Lashonda Edwards

Lashonda Edwards of Windsor Mill, lost her health coverage when she was laid off from her receptionist job in 2010. (Algerina Perna, Baltimore Sun / June 26, 2012)

States including Maryland can move with more certainty to insure their poor, and the federal government can require others to buy health coverage after the Supreme Court upheld President Barack Obama's landmark health care law Thursday.

The highly anticipated decision is expected to add millions to the health insurance rolls, including Lashonda Edwards of Windsor Mill, who lost her coverage when she was laid off from her receptionist job in 2010.

"I should be able to get the care I need," she said. "Health insurance should be for everybody because everybody needs it."

The court case had stalled efforts across the country to fully implement the Affordable Care Act and had called into question benefits already put in place, such as coverage for young adults on their parents' policies, more generous benefits as caps on coverage were lifted, and insurance for children with pre-existing conditions.

Maryland had banked heavily on the law's withstanding judicial scrutiny, moving ahead of other states in creating an exchange where individuals and small businesses could buy coverage, and expanding its Medicaid rolls.

The state's leaders said the high court's decision gives them the authority and funding to finally implement provisions of the law, which mostly takes effect in 2014. In the first year, they estimate that one-third of 750,000 uninsured residents will gain coverage.

"Today is a big victory for millions of Americans who don't have access to health care and will be able to afford care," said Lt. Gov. Anthony G. Brown, who has led the state's reform efforts. "This will make a difference in the lives of that 26-year-old with a pre-existing condition or that person who couldn't afford care. No one will worry that the cost of care will drive them into bankruptcy. Those days are over."

Critics of the law, including 26 states that brought the Supreme Court case as well as local conservatives, expressed disappointment with the ruling. Some called for Congress to repeal the entire law, and others denounced it as a new tax.

The law hinged on an "individual mandate," or a requirement that all Americans buy health insurance or face a penalty. The court, led by Chief Justice John G. Roberts Jr., ruled 5-4 that Congress had the power to implement such a tax. The challengers had said the mandate was an unconstitutional overreach.

Congress also authorized the creation of statewide exchanges where the nation's 50 million uninsured Americans could buy coverage, many with the help of federal subsidies included in the law. Maryland stands to gain more than $400 million through these subsides, according to local estimates.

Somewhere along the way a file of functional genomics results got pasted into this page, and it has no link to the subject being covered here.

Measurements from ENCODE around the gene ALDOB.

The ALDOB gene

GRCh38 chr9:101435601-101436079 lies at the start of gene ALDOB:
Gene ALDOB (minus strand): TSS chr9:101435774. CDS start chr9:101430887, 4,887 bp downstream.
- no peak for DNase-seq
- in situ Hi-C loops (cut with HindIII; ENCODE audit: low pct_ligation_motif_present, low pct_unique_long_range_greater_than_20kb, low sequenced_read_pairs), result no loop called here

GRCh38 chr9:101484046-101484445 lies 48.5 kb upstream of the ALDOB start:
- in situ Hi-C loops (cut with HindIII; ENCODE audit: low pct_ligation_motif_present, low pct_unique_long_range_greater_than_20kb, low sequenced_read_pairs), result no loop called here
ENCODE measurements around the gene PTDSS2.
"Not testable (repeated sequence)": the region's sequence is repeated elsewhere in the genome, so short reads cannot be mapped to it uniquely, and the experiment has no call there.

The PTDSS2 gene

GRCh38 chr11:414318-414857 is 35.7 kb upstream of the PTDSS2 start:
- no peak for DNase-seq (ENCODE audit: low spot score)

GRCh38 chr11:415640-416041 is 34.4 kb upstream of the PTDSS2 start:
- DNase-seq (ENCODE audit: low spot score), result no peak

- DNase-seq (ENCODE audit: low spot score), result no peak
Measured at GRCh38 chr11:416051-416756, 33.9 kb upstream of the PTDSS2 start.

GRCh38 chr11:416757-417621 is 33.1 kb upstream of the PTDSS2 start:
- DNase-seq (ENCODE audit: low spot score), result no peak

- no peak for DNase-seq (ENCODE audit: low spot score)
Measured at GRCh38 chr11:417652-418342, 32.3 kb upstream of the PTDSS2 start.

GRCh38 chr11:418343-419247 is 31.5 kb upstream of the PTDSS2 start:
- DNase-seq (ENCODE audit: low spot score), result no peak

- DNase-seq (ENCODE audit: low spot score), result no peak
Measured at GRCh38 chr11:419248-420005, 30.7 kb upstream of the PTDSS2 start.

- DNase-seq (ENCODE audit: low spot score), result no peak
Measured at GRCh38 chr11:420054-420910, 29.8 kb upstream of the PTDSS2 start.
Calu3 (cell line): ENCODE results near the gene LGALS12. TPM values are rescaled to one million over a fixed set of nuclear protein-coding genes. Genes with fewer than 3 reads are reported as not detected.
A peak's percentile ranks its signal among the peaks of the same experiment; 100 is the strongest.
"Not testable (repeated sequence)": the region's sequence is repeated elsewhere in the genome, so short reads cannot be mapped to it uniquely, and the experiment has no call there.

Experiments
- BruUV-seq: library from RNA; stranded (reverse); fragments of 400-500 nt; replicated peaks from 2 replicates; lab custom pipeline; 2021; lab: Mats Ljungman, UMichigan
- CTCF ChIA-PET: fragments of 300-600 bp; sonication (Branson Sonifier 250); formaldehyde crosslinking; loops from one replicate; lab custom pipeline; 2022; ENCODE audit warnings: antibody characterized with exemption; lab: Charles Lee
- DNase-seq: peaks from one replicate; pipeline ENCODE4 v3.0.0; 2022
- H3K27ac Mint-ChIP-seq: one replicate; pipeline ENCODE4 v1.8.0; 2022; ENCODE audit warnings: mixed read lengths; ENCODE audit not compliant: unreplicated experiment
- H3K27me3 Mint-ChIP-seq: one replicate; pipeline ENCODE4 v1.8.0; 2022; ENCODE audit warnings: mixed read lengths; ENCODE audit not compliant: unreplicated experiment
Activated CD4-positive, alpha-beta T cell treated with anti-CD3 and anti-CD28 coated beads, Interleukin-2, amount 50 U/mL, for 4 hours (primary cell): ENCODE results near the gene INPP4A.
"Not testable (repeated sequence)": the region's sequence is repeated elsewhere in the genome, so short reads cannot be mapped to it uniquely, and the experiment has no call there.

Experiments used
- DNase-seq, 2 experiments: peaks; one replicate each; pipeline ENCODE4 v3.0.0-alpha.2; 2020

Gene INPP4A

Others living under 138 percent of the federally established poverty level — about $30,000 for a family of four — will gain coverage through an expansion of Medicaid, though the court limited Congress' ability to force the states to add to their rolls. The court said the states could reject new federal money for Medicaid without jeopardizing the funding they already receive for the federal-state program.

Edwards expects to gain coverage either through the Medicaid expansion or with a subsidy on the exchange.

The 29-year-old was born with sickle cell anemia but can't get proper treatment because her insurance is too limited. It does not cover the specialists she needs to control her disease, which she fears will grow worse and lead to expensive emergency room visits.

"I was told to see a hematologist, but it's $200 just for one visit, not including the tests," she said.

Rodney Williams, 51, also expects to gain coverage with the court decision, which means no more non-emergency trips to the hospital for care.

The Baltimore man lost his job two years ago as a case manager at a social-services organization, along with health care for himself and his wife, Darline. Both have pre-existing conditions and have limited options for treatment.

"Health care is so important," he said. "It's scary to watch your health decline. And we know it's not ideal, but we've been using the emergency room as a conduit to care. That puts the burden on the taxpayers. … Now we are optimistic we can get good insurance."

There are plenty of Marylanders and Americans in the same situation as Edwards and Williams, said Kathleen Westcoat, president and CEO of HealthCare Access Maryland, which helps people connect with coverage. Once they lose their jobs, they still may not qualify for Medicaid or for private insurance because of a pre-existing condition.

HealthCare Access' client list jumped to 125,000 this year from 90,000 just a couple of years ago because of the downturn in the economy, she said.